Madame Tussauds, Marylebone Road

9 September 1940
By Brittni Morris

Established in 1835 on Baker Street and based on Marylebone Road NW1 since 1884, Madame Tussauds is world famous for its waxwork figures of royalty, celebrities and historical scenes. Some reports suggested damage to Madame Tussauds on the first night of the London Blitz, on 7 September 1940. But confirmed local ARP reports started flooding in at dawn on 9 September 1940

At around 4.20am a single high explosive bomb detonated near Madame Tussauds, at the intersection of Marylebone Road, Chiltern Street, and Allsop Place. The bomb destroyed 352 head moulds, scattered waxwork figures from their places and demolished most of the Tussauds Cinema (built in 1925). The rear of the Cinema was pulverised, leaving the interior exposed and only its facade facing Marylebone Road untouched. Dozens of windows from surrounding addresses were blown out.

Throughout 9 September, City of Marylebone ARP message forms reported information about the severity of the bombing and the impact on the vicinity. These messages updated water-main breakage,fire and casualties in the area. One early report suggested about 40 injured with more trapped under the wreckage. An exact casualty number was not established.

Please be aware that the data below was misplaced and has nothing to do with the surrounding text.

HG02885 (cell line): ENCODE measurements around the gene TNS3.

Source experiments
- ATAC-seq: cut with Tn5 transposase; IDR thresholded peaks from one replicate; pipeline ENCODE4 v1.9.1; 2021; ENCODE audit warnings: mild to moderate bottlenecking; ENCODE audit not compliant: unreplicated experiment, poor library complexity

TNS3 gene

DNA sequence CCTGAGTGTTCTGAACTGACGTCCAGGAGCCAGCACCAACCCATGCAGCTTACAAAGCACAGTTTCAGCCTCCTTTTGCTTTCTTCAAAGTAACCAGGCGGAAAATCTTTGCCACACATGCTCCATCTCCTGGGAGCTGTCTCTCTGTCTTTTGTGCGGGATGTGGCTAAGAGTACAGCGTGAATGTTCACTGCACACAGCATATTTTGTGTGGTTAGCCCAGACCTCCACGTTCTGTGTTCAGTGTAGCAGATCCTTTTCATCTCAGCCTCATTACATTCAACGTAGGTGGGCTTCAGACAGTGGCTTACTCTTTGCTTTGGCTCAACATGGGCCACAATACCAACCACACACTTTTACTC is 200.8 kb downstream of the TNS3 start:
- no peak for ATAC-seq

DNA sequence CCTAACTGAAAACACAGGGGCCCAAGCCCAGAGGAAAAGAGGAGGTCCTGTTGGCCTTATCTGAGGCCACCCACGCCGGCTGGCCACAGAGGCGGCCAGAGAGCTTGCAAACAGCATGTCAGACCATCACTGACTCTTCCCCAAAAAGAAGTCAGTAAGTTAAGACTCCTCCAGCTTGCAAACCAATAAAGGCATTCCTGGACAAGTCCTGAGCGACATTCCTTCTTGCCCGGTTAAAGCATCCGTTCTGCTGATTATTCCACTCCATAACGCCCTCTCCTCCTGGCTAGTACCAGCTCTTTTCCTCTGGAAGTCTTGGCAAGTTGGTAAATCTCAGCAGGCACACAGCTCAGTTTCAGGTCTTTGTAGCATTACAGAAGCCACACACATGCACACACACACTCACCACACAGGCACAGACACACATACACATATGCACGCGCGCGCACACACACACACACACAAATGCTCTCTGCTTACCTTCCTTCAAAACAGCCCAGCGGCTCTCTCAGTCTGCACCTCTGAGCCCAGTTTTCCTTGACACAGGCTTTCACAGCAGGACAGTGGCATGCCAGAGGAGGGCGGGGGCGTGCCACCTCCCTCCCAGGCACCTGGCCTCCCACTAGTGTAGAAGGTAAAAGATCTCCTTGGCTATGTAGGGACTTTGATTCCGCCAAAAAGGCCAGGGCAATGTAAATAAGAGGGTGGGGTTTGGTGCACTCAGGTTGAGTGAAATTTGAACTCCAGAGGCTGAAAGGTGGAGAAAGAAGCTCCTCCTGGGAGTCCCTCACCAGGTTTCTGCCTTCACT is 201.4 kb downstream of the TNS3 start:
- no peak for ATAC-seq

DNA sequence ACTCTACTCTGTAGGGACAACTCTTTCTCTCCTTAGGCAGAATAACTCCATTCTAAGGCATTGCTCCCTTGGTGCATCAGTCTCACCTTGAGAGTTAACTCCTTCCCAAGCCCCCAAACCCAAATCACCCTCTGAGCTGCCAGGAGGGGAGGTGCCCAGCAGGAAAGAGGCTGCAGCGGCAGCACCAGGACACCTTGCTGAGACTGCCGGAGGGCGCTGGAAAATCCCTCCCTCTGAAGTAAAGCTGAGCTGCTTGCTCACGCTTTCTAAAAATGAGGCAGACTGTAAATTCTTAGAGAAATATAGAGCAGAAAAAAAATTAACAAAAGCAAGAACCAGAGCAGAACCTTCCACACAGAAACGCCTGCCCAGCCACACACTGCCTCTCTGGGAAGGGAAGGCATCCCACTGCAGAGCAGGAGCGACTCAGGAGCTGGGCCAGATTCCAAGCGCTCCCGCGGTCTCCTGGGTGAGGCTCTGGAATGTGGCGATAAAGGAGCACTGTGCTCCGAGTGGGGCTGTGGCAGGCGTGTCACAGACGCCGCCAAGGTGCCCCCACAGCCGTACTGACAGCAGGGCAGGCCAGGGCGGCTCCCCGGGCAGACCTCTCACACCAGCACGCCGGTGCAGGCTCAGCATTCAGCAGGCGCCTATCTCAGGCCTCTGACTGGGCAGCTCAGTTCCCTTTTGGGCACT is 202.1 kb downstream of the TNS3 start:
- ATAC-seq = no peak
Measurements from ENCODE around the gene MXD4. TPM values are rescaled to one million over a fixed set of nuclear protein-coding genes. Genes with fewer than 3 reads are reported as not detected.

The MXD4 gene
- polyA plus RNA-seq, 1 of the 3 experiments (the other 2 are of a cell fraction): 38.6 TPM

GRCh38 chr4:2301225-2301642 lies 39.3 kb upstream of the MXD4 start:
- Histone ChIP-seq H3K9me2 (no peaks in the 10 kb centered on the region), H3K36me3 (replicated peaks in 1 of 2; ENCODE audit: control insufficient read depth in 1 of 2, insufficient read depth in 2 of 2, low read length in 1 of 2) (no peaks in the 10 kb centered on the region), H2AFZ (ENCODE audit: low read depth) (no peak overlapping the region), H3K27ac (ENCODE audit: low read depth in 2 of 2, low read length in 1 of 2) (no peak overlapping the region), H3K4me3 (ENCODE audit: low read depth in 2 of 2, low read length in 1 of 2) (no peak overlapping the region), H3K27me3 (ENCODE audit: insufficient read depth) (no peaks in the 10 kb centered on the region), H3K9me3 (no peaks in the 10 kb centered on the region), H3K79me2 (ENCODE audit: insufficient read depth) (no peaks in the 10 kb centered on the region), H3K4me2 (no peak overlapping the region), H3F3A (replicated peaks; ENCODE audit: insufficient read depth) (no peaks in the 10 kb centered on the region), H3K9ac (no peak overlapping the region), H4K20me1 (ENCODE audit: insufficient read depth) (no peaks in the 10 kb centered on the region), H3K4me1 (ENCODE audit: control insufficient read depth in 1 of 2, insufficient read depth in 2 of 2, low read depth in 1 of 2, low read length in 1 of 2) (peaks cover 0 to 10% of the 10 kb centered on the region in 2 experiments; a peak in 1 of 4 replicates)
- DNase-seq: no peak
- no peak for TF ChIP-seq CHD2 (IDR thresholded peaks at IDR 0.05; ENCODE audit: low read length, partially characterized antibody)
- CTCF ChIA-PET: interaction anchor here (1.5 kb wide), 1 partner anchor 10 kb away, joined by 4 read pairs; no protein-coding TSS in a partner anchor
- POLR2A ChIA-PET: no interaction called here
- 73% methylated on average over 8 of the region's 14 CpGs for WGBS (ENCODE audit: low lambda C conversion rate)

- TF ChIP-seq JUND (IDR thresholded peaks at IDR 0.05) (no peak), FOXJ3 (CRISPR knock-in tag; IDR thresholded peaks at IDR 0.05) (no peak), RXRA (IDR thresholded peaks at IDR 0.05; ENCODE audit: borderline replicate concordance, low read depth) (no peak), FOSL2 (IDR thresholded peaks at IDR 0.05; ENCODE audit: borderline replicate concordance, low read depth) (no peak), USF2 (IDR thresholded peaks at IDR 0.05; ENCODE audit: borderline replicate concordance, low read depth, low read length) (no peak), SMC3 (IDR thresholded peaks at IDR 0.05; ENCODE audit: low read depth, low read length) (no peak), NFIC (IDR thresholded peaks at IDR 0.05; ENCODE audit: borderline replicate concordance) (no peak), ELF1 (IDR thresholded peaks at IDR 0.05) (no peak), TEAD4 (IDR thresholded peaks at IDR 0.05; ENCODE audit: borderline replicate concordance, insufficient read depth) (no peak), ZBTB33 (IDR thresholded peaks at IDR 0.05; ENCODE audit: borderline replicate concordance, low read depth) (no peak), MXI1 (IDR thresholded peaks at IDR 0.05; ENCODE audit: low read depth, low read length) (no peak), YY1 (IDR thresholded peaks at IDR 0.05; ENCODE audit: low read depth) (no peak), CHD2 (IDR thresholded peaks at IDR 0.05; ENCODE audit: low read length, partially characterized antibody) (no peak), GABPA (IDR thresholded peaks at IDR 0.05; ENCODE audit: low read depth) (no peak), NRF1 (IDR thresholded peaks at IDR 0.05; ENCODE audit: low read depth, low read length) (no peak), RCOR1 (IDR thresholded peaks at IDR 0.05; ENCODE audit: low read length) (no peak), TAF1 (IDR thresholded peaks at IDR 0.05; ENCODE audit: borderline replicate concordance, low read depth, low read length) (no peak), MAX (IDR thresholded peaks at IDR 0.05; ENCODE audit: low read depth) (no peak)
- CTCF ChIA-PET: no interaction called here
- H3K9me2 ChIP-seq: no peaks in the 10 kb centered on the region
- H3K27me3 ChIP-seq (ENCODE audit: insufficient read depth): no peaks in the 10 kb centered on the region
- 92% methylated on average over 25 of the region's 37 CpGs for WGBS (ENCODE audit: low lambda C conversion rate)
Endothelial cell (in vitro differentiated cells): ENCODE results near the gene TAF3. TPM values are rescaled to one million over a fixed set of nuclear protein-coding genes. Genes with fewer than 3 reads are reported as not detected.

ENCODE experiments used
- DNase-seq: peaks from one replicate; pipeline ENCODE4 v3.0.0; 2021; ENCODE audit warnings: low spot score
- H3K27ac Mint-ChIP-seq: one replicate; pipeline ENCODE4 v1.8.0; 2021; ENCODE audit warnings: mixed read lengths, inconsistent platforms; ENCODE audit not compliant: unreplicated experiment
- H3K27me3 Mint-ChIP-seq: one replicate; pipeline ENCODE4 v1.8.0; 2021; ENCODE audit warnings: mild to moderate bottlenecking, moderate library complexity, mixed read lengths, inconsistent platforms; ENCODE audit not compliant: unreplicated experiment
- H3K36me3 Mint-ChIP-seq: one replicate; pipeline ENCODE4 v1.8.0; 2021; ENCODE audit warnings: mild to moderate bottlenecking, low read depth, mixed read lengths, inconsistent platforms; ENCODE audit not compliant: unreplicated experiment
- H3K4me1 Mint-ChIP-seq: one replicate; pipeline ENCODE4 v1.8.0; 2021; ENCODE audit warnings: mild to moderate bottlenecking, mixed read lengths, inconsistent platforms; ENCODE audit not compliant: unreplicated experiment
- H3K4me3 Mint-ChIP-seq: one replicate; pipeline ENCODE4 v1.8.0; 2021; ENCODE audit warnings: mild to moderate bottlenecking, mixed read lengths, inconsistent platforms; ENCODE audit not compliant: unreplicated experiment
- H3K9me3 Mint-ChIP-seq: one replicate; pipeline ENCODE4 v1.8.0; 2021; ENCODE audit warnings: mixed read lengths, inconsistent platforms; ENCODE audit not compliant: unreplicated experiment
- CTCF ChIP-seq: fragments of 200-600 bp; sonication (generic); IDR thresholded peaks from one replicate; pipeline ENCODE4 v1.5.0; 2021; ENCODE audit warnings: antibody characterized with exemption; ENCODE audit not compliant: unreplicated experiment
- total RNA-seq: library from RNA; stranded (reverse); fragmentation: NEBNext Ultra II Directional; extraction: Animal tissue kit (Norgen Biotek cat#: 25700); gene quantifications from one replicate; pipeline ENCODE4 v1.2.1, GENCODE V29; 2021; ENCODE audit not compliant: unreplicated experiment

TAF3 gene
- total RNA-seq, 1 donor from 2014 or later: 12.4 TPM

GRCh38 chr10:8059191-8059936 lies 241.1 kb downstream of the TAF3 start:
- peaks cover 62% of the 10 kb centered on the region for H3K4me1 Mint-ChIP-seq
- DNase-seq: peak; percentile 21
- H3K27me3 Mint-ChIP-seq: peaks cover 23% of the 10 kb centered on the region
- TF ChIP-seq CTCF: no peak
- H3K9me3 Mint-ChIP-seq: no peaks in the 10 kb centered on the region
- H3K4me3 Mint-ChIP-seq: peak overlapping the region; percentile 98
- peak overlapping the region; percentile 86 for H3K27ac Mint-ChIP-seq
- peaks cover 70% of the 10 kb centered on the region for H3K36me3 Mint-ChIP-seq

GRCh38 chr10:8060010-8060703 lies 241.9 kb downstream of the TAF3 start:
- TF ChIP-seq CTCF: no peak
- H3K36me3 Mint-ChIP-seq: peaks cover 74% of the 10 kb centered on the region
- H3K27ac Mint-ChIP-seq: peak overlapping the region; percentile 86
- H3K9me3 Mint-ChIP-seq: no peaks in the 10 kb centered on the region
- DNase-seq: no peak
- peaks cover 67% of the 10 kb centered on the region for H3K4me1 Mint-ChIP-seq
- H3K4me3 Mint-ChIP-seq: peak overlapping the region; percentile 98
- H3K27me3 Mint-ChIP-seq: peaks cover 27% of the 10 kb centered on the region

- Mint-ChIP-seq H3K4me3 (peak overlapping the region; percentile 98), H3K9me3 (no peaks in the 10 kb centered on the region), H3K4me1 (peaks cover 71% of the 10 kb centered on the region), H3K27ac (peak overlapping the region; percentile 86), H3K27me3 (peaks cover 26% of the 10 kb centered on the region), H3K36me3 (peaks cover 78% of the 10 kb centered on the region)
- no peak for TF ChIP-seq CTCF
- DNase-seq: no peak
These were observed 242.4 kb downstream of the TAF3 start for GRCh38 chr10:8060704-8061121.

Many of Madame Tussauds head moulds and parts of the adjoining cinema were completely destroyed during the bombing. Hilde Marchant, a staff reporter for the Daily Express, covered the bomb damage. She confirmed that the cinema was indeed lost, as well as two of the galleries nearby. She wrote:

It was a macabre joke, stepping over wax arms and torn wax torsos. Naturally I had hoped Hitler was broken, but little had happened to that gang. The head boy himself had slipped to one side and chipped a lump out of his face.”

The bomb site drew crowds of spectators during the rest of the day, including (as noted in her diary) the writer Virginia Woolf.

Though the building was severely damaged, the Tussauds Group decided to restore it and reopened the attraction to the public at the end of 1940. Tussauds did not rebuild the cinema but built the London Planetarium instead, which opened in 1958. The addition of the Planetarium sparked renewed interest in Madame Tussauds and soon became a key exhibit. Today, Madame Tussauds remains a highly popular attraction for both Londoners and tourists alike.

Photo:Damage to Chiltern St. near Madame Tussauds, September 1940

Damage to Chiltern St. near Madame Tussauds, September 1940

Copyright Westminster City Archives

Photo:Damage to Chiltern St. near Madame Tussauds, September 1940

Damage to Chiltern St. near Madame Tussauds, September 1940

Copyright Westminster City Archives

Photo:ARP Message Form, Madame Tussauds, 9 September 1940

ARP Message Form, Madame Tussauds, 9 September 1940

Copyright Westminster City Archives

Photo:ARP Message Form, Madame Tussauds, 1940

ARP Message Form, Madame Tussauds, 1940

Copyright Westminster City Archives

Photo:ARP Message Form, Madame Tussauds, 1940

ARP Message Form, Madame Tussauds, 1940

Copyright Westminster City Archives

Madame Tussauds, Marylebone Road

This page was added by Brittni Morris on 24/06/2011.

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